Russia warns of nuclear response to NATO missile plans
14 Dec, 2021 12:53 / Updated 20 hours ago
FILE PHOTO. An Iskander-M ballistic missile launcher moves during the relocation from Alabino training ground to Moscow, in Moscow region, Russia. © Sputnik / Mikhail Voskresenskiy
Russia could be forced to deploy intermediate-range nuclear missiles on its European territory in response to what it sees as NATO’s plans to increase the presence of atomic weapons on the continent, a top diplomat has claimed.
In an interview with RIA Novosti on Monday, Deputy Foreign Minister Sergey Ryabkov insisted that if Western nations refuse to sign a moratorium on intermediate-range nuclear forces (INF) in Europe, Russia will be obliged to place the further West than is currently the case. Moscow has proposed the deal as part of a package of measures intended to defuse the ongoing crisis in Ukraine.
“The absence of progress in the direction of a political-diplomatic solution to this problem will make it so that our response is military,” Ryabkov said. “That is, it will be a confrontation, the next round, the deployment of such tools from our side.”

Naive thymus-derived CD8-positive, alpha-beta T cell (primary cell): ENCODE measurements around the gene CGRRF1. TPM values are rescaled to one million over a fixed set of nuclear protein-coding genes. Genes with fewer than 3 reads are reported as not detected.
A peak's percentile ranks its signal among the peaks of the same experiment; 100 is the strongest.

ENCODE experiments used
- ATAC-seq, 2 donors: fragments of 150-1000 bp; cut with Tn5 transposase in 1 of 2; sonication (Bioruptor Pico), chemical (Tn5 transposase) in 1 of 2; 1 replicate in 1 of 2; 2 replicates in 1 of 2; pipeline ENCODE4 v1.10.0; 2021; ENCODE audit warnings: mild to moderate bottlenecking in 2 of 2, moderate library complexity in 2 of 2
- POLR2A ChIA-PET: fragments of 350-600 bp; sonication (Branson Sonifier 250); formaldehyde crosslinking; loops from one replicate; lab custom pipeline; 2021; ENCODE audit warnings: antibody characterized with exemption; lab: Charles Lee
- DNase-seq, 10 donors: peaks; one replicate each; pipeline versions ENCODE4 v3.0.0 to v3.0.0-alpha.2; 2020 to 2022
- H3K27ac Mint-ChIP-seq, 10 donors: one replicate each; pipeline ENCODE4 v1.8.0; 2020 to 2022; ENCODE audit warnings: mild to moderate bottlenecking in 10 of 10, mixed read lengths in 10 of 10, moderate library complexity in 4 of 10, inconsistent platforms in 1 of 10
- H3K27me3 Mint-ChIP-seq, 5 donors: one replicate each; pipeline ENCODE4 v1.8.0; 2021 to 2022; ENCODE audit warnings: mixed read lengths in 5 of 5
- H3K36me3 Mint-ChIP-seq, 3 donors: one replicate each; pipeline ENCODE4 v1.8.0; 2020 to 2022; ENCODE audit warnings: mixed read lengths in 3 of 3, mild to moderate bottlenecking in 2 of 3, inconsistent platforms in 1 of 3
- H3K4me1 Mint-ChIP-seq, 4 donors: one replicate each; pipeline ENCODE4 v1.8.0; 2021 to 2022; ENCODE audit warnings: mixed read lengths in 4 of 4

Intermediate-range nuclear weapons were banned in Europe in 1987 as part of a treaty between American President Ronald Reagan and Soviet leader Mikhail Gorbachev. In 2019, however, the US withdrew from the agreement, complaining that the Kremlin had already broken the terms by deploying a cruise missile – referred to by NATO as the ‘Screwdriver’ – in Russia’s European territory west of the Ural Mountains. Moscow has denied the allegation.
Russian President Vladimir Putin called for dialogue when the US pulled out of the agreement in 2019, saying, “We have repeatedly warned that the termination of the treaty on intermediate and short-range missiles [INF] means the region is now facing the possibility of these strike weapons appearing across its vast space, and a new arms race as a result.”
Russia has urged a renewal of the moratorium and has indicated that it has no trust in NATO promises regarding arms buildup in Europe unless they come in writing.
“The NATO people’s frequent assurances that they have no plans to deploy such nuclear instruments don’t convince us at all,” Ryabkov said on Monday. “First of all, as a principle, there is no trust towards the NATO alliance,” he emphasized.
Gerhard Mangott, an Austrian expert on arms control, told Reuters that if NATO continues to refuse to negotiate a new deal, Russia will almost certainly deploy the ‘Screwdriver’ on its western border.